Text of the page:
India wants to be a leader in the semiconductor industry
- India wants to emerge as a key player in global semiconductor supply chains, urging companies to consider setting up.
- The push is part of Modi’s flagship “Make in India” project.
- The Indian semiconductor market was worth US$15 billion in 2020 and is expected to reach US$ 63 billion by 2026.
The semiconductor industry and almost every other industry continues to experience supply chain disruption. While the problem is mostly caused by the pandemic and geopolitical tensions, the demand for these materials are still increasing.
Over the last few weeks, manufacturing in China has been facing one of its biggest disruptions since the pandemic started. As the world continues to experience supply chain disruptions from China, India is now emerging as a strong alternative for manufacturers hoping to avoid these problems. China’s continued lockdown on major tech hubs and cities due to the COVID-19 pandemic is clearly impacting global deliveries.
While some companies have been able to manufacture their goods elsewhere, the reality is, that most major organizations have invested heavily in China for their manufacturing needs. Moving productivity to another factory in another country or state is not a simple process for some of them.
Manufacturers would need to look at cost implications as well as the support and capacity their alternative plants can provide them to deal with the disruption. One of the biggest moves in manufacturing was made by Foxconn.
The Apple supplier has moved some of its production to India. In fact, the new iPhone 13 model is currently being produced in India at Foxconn’s contract manufacturing partner. According to data shared by market intelligence firm CyberMedia Research (CMR), close to a million “make in India” iPhones have been shipped in the country.
As the mobile phone industry looks to manufacture its products in India, semiconductor companies are now also heavily exploring opportunities in the world’s largest republic. Some of the big names that may announce plant and investment plans in the subcontinent include Intel, TSMC, and Global Foundries.
Major semiconductor investments in India imminent?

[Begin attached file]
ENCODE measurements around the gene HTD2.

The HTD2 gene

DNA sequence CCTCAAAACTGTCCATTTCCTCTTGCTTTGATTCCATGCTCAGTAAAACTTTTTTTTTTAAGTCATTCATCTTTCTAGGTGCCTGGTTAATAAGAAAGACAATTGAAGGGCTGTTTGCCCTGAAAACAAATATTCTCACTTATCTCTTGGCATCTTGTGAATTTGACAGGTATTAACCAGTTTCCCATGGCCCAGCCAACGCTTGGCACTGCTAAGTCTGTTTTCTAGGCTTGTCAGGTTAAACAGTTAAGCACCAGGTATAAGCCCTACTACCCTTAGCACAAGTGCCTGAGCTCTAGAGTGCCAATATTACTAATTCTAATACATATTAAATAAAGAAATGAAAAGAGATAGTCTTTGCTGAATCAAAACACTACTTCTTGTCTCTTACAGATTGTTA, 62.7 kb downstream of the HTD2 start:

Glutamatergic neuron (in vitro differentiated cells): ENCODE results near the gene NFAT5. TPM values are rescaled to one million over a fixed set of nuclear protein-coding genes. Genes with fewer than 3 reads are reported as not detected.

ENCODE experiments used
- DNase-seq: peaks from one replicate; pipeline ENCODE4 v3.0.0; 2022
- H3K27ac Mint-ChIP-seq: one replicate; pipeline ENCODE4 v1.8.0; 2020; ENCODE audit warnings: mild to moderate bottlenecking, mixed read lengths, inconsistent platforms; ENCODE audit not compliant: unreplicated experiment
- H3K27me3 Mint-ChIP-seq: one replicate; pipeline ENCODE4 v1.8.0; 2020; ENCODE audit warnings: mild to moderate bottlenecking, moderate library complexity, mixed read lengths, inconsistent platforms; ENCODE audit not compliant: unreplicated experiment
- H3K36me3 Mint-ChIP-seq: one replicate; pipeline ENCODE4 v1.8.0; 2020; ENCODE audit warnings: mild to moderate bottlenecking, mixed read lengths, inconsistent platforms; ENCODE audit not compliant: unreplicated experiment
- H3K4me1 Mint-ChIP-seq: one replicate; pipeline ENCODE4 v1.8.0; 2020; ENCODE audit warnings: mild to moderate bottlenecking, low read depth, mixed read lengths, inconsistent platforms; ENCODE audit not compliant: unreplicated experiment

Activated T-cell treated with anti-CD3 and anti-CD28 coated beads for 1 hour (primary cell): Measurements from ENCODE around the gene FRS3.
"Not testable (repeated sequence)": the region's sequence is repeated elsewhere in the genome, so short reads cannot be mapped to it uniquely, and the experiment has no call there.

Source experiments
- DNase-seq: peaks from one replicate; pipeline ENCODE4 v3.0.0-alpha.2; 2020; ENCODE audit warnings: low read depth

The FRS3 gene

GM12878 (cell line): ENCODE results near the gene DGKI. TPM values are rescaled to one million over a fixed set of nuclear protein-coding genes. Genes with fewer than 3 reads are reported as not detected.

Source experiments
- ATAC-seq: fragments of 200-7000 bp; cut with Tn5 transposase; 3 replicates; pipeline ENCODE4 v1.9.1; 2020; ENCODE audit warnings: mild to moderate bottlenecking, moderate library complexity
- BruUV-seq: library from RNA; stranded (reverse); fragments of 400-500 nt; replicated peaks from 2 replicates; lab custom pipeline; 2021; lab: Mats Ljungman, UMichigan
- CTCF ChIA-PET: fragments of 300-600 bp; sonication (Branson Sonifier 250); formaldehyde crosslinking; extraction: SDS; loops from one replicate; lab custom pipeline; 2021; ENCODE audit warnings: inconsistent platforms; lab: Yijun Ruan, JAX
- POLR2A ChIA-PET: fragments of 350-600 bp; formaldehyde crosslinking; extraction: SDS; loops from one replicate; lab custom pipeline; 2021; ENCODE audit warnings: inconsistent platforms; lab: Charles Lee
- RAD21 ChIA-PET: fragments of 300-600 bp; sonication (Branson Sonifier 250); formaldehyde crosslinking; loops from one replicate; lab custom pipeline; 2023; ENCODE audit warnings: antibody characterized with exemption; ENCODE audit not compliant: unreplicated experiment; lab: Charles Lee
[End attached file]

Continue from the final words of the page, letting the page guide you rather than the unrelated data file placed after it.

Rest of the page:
According to a report by Bloomberg, the Indian government has been in talks with the semiconductor giants about setting up local operations. Last year, the government announced a US$ 10 billion incentives plan to lure display and semiconductor companies to set up base in India.
The Indian semiconductor market was worth US$15 billion in 2020 and is expected to reach US$ 63 billion by 2026. The government incentives and the demand for more chips both locally and internationally are pushing manufacturers to look into setting up hubs in the country itself.
With the lockdown seemingly ongoing in China and with the growing Chinese crackdown on big tech companies, some manufacturers may just be tempted to take up these offers, especially with the demand for semiconductors only increasing in recent times. Geographically, the country is also well-positioned to handle the heavy logistical demands the semiconductor companies require.
One of the biggest concerns for companies looking to set up their hubs in the subcontinent is the ability of the country to provide them with the necessary resources. This includes a sufficient power supply, water as well as a solid infrastructure. Interestingly, despite these concerns, Bloomberg reported that the country is working hard to gain the confidence of the chipmakers to set up their hubs there.
Last month, Pat Gelsinger, Intel’s CEO, was in New Delhi to meet the Indian Prime Minister, Narendra Modi. Reports showed that both parties had discussions on several subjects relating to technology, research, and innovation.
The Indian Prime Minister also announced at a conference recently that India wants to emerge as a key player in global semiconductor supply chains, urging companies to consider setting up. The push is part of Modi’s flagship “Make in India” project.
While it remains to be seen if any major announcements would be made soon, one thing that is for certain is India is beginning to establish itself as a dominant technology hub in the world. Not only is the country attracting semiconductors and phone makers, but it’s also becoming a booming market for the electric vehicle industry.
As such, the supply chain may just move from the east to the south of Asia. China may still be a strong force to reckon with when it comes to manufacturing, but the incentives and flexibilities provided for the semiconductor industry in India may just be more tempting and cost-saving for the manufacturers.
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